As if to prove the absurdity of expecting a normal story, the novel’s focus abruptly shifts to a military camp on Mars and a dim-witted but brave soldier named Unk. On Mars, Unk’s life becomes even more blinkered and incomprehensible, a microcosm of what Vonnegut sees as the human condition. Unk describes his own experience as “blinks and glimpses, and now and then maybe that awful flash of pain for doing something wrong.” He is discouraged by his taskmasters from attempting to remember his past, and punished by an implanted device for so much as thinking about rebellion. Unk’s life, then, is blinkered, neutered, and obedient – the image of the conformist citizen that many 1950s writers worried about. Over the course of the narrative, he will lose these shackles and become much more aware of his past and present, even learning the rationale behind the existence of humankind. But it’s never quite clear whether Unk truly gains more control of his life.

Unk is a foot soldier in a putative invasion of Earth by Mars, a stock science fiction plot since the days of H. G. Wells. But in Vonnegut’s hands, the invasion is both farcical and tragic: the alien invaders are no match for the Earth’s military, and end up slaughtered easily. In the end, their deaths have been foreseen by Rumfoord, who uses them as martyrs for his new religion. It would take Vonnegut a little while to fully address what he experienced during the war, although he would get closer with his next novel, Mother Night. But in this plot we can begin to see the approach he would take to war narratives throughout his career, portraying battle as a foolish slaughter of deceived innocents by calculating schemers.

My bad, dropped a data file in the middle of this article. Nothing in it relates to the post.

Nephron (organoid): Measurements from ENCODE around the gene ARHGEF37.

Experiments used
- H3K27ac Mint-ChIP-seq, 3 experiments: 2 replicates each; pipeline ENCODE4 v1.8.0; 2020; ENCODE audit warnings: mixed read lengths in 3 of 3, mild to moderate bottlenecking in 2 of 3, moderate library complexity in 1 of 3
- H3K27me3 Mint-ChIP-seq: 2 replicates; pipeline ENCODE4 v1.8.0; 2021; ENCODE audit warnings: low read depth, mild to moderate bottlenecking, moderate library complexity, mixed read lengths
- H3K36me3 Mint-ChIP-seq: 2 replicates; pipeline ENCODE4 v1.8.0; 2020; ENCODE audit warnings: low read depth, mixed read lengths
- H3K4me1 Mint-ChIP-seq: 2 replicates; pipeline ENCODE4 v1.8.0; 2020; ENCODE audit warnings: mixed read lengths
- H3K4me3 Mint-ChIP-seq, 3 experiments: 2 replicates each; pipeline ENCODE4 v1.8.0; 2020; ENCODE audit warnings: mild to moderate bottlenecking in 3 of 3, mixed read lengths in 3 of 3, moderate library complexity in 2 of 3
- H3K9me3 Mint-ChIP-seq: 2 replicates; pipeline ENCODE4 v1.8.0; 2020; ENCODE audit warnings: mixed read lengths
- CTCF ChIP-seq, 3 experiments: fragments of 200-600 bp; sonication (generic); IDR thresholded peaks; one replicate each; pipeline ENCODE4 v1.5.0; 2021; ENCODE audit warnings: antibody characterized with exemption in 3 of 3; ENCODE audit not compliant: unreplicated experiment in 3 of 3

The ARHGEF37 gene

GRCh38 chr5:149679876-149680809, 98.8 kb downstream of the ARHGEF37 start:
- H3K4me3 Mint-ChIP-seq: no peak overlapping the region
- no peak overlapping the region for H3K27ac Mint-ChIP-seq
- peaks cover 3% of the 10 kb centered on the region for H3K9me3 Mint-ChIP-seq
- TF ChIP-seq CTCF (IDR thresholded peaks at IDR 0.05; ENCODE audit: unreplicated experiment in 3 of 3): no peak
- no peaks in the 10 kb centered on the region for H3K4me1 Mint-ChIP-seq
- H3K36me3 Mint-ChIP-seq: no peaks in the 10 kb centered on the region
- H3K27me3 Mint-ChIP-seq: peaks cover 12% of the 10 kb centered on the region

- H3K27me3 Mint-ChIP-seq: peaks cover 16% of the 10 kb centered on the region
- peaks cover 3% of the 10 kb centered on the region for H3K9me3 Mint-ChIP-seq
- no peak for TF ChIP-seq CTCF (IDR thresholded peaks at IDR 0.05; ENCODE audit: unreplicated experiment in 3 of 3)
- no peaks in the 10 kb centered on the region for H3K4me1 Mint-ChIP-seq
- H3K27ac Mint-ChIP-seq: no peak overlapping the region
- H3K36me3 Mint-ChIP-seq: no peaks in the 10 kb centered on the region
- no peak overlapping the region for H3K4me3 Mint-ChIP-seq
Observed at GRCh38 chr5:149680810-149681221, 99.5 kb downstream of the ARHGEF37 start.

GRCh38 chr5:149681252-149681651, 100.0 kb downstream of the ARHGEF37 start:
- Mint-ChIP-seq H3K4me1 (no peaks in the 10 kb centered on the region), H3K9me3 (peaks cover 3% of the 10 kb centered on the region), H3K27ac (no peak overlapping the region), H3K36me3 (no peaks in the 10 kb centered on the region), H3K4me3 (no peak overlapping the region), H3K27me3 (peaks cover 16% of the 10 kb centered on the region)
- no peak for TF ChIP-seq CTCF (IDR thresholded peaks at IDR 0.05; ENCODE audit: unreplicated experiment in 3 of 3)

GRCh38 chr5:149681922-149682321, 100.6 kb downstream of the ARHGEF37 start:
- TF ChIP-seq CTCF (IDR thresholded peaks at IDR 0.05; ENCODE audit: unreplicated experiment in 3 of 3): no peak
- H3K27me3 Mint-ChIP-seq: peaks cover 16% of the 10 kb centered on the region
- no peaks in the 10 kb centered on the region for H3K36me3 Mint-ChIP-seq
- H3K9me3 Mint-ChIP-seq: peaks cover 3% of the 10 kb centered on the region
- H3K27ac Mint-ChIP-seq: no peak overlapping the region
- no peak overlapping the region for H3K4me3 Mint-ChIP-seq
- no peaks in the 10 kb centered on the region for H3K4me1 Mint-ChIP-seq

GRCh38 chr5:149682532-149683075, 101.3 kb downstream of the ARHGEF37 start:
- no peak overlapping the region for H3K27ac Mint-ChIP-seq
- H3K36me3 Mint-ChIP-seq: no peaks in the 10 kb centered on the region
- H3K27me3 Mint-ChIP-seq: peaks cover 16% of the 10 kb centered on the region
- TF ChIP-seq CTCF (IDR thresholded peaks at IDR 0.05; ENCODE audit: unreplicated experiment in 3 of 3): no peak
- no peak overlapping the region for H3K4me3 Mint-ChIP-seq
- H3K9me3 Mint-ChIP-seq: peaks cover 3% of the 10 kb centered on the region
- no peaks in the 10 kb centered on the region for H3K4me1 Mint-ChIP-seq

This, of course, leads us to Rumfoord’s religion, the Church of God the Utterly Indifferent. Vonnegut’s books are full of invented religions with far-out doctrines, and it can be easy to take them as expressions of the author’s own beliefs. Certainly the fatalist cosmological view of Rumfoord and his followers has its similarities with Vonnegut’s worldview, and especially Unk’s offhand line that becomes its credo: “I was a victim of a series of accidents, as we all are.” This is Vonnegut’s cosmos, a pinball-table of random events indifferent to human will. That Unk is ultimately revealed to be Malachi Constant, and his wife Bea to be Rumfoord’s wife Beatrice, only reinforces this chaos: not even the seeming constancy of human consciousness can be relied on.